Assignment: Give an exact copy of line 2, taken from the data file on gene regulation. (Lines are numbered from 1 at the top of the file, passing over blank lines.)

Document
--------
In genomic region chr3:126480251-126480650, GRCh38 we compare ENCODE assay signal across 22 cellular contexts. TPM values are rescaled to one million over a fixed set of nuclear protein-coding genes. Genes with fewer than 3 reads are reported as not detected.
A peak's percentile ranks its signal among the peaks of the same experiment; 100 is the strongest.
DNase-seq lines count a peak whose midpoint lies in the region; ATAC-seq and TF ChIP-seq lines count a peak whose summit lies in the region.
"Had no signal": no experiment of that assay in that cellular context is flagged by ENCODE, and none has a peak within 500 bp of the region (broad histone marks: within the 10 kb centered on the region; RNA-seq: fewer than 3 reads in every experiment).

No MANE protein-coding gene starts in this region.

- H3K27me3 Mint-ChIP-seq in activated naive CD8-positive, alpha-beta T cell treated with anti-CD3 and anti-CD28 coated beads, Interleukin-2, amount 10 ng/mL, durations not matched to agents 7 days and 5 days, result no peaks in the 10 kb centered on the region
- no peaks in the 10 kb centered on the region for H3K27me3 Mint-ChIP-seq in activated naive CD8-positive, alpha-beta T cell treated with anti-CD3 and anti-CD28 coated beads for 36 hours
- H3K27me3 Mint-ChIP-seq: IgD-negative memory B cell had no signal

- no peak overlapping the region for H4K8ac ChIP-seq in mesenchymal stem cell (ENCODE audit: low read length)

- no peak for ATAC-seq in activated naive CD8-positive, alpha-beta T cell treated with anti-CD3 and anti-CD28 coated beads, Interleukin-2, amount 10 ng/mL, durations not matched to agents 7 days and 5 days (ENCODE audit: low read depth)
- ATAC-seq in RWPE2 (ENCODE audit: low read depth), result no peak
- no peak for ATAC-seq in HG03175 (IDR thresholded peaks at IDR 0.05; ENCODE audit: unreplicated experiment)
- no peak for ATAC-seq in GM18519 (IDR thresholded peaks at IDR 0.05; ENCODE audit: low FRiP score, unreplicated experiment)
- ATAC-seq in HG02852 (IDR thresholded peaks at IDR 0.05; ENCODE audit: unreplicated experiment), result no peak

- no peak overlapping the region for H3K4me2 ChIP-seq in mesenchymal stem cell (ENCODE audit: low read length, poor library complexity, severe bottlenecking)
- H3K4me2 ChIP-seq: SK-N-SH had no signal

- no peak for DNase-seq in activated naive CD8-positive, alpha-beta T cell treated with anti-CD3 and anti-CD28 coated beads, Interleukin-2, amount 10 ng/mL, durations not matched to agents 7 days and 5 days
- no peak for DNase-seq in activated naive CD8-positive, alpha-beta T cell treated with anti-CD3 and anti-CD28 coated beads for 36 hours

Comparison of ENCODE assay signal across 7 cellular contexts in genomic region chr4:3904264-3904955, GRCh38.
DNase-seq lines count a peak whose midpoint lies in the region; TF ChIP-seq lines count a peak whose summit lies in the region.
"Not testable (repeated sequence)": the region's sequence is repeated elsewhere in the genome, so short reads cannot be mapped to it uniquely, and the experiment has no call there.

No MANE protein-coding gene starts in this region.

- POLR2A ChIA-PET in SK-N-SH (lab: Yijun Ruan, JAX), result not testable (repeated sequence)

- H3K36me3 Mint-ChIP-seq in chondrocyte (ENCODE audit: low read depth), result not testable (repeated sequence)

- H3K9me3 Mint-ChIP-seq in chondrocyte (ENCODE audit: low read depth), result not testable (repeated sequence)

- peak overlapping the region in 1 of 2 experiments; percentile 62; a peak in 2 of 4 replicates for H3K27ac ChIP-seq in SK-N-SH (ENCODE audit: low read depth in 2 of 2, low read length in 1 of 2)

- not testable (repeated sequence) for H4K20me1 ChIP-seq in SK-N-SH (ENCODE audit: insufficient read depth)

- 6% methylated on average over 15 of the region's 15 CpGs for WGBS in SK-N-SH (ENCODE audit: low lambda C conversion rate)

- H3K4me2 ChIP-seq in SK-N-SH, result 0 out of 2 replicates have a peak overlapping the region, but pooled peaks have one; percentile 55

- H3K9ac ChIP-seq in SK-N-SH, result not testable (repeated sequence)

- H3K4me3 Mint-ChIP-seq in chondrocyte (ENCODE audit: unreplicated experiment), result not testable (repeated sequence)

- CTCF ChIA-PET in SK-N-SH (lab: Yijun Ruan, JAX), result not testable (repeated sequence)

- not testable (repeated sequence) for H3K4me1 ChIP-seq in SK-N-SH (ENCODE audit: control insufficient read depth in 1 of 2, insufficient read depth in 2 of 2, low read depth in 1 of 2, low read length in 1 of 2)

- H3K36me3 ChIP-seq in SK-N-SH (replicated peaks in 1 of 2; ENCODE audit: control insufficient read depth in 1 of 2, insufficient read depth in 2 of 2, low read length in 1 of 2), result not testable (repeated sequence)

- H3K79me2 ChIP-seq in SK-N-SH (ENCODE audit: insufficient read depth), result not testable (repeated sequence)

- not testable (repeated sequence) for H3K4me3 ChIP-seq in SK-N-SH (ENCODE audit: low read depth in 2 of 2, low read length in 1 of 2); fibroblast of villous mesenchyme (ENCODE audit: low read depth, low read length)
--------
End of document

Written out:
A peak's percentile ranks its signal among the peaks of the same experiment; 100 is the strongest.